Archive for the ‘apple’ tag
Posted on 26th Jun 2011 at 10:44 by David Hing with 9 comments
Back when mobile phones were still thought of as a new idea, Nokia's 3210 was highly sought after in many circles for its built in version of the highly addictive game Snake. Fast forward a decade, and Hard Lines is attempting to be a worthy successor to that classic title.
The mechanics of Hard Lines are simple. With simple directional strokes of your finger, you steer a line around the screen towards randomly spawning markers, accruing points while avoiding other lines that enter from the sides of the screen.
Slick and neatly designed, Hard Lines is clearly influenced by the Light Cycles from Tron, yet it doesn't limit itself to that one style of play; there are several variations. In some modes, you gain points by getting opposing lines to crash into you or the walls; in others you race against the clock, or just try to last for as long as possible. There are also some good bonuses, such as the occasional power up that enables you to crash through any other competing lines without killing yourself.
Posted on 7th Jun 2011 at 07:53 by David Hing with 5 comments
In Gaming Digits' Chicks vs. Kittens you’re charged with ensuring the safety of a mother bird defending her nest against a hoard of poultry-hungry kittens. This is achieved by hatching chicks and weaponising your offspring against the feline invaders. As you do.
Games for iOS live and die by their personality, though, not whether their premises make sense, and Chicks vs. Kittens has plenty of personality. Your ammunition flaps around happily while it waits to drop onto enemies, while the climbing kittens are more lovable than sneezing baby pandas, with animations that are clear and crisp even when they’re blown up to iPad size.
As far as the controls and gameplay go, Chicks vs. Kittens is a simple reaction test with a little bit of tower defence strategy thrown in to boot. The influence of the latter is manifested in the way you equip your chicks to perform different roles through the use of hats. Hats can be used to increase the strength of chicks, to upgrade your leaf-based economy or to change the way they attack kittens. Variations are constantly added throughout the game.
Posted on 7th May 2011 at 10:18 by David Hing with 10 comments
The iPad is an ideal platform for board games. It's large enough for more than one person to sit round it for a local game without feeling stupid, and its touchscreen is sizeable enough to make it practical to move pieces, even if you have chubby fingers. Thus, it was only a matter of time before classic board games such as Carcassonne jumped to the platform.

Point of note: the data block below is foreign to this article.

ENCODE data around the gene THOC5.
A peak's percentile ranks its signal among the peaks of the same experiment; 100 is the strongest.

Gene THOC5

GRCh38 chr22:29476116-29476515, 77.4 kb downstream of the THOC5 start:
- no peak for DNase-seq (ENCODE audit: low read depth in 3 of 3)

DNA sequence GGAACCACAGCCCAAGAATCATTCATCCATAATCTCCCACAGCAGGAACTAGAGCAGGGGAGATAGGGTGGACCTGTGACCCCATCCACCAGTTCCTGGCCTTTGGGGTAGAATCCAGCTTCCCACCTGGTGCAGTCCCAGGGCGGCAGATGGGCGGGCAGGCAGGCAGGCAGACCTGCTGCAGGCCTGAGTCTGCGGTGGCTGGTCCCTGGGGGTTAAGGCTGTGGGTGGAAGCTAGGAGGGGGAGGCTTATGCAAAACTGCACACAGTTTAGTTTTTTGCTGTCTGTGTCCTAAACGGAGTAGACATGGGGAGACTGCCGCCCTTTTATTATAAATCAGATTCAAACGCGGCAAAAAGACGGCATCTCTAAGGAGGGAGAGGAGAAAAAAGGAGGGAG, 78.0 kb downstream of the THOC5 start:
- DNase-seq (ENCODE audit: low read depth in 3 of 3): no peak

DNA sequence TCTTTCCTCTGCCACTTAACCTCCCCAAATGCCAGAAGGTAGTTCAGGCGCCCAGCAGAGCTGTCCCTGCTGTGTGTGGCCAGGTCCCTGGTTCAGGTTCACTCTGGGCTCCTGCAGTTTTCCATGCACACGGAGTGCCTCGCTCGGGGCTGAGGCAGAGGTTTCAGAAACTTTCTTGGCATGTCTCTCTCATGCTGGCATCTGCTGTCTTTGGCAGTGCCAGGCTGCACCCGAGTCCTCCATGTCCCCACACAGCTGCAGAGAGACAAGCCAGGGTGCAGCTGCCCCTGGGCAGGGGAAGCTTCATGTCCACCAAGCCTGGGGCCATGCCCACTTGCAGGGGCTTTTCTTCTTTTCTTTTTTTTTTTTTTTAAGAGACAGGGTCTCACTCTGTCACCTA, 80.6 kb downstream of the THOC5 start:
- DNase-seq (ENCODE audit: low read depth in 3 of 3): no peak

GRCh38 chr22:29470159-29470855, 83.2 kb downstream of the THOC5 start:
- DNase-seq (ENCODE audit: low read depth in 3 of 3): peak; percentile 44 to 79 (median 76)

The game itself is easy to learn, and is mostly based around the idea of developing the areas around the titular French town. At higher levels, though, the strategies and tactics involved can become enormously complex, although this iPad version eases you in with spoken tutorials and a full digital manual. It takes very little time to get to grips with the mechanics, with only a few references back to the documentation, and the interface is kept gloriously pristine.
There are a few different basic game-types, including a Solitaire mode that follows slightly adapted rules to the core game, plus online, local and AI matches.
Posted on 11th Apr 2011 at 10:50 by David Hing with 12 comments
Superbrothers: Sword and Sworcery EP for the iPad is like nothing else you have ever played. Described as ‘a 21st century interpretation of the archetypical old school videogame adventure’ it uses beautifully crafted pixel-scapes to do for video gaming what the impressionist painters did for art.
A collaborative project from indie studio Capybara, rock musicians and art from the Superbrothers themselves, Sword and Sworcery EP is a essentially a point and click adventure game that sees you cast as a warrior out to destroy an ancient evil. To do that you’ll need to solve puzzles, fight bears and collect an artefact called the Megatome – so far, so adventure-game. What sets is apart from the likes of Kings Quest however are the lashings of surrealism, abstraction and poetry that somehow never slips into infuriating pretentiousness.
Posted on 6th Feb 2011 at 09:52 by Joe Martin with 10 comments
It’s startling what’s possible with technology these days. A few decades ago Pong! was the pinnacle of interactive entertainment, and digital watches were the height of fashion. Nowadays, games such as Dead Space for iPhone offer console-like experiences on pocket-sized devices. Meanwhile, I’m wearing a wind-up watch, so maybe not everything progresses equally.
The term ‘console-like experience’ is one that gets bandied about a lot on the AppStore, with the likes of the simplistic-but-stylish Infinity Blade making an especially big deal about it. To us, though, the iPhone version of Dead Space is the first title that really lives up to that claim, matching great graphics with decent complexity.
Casting players as a new character in the Dead Space universe, codenamed Vandal, Dead Space for iPhone bridges the game between the 2008 series debut and the more recent sequel
. Acting as a secret agent for the church of Unitology, Vandal is manipulated in the opening chapters in order to contribute to the disaster that forms Dead Space 2’s backdrop.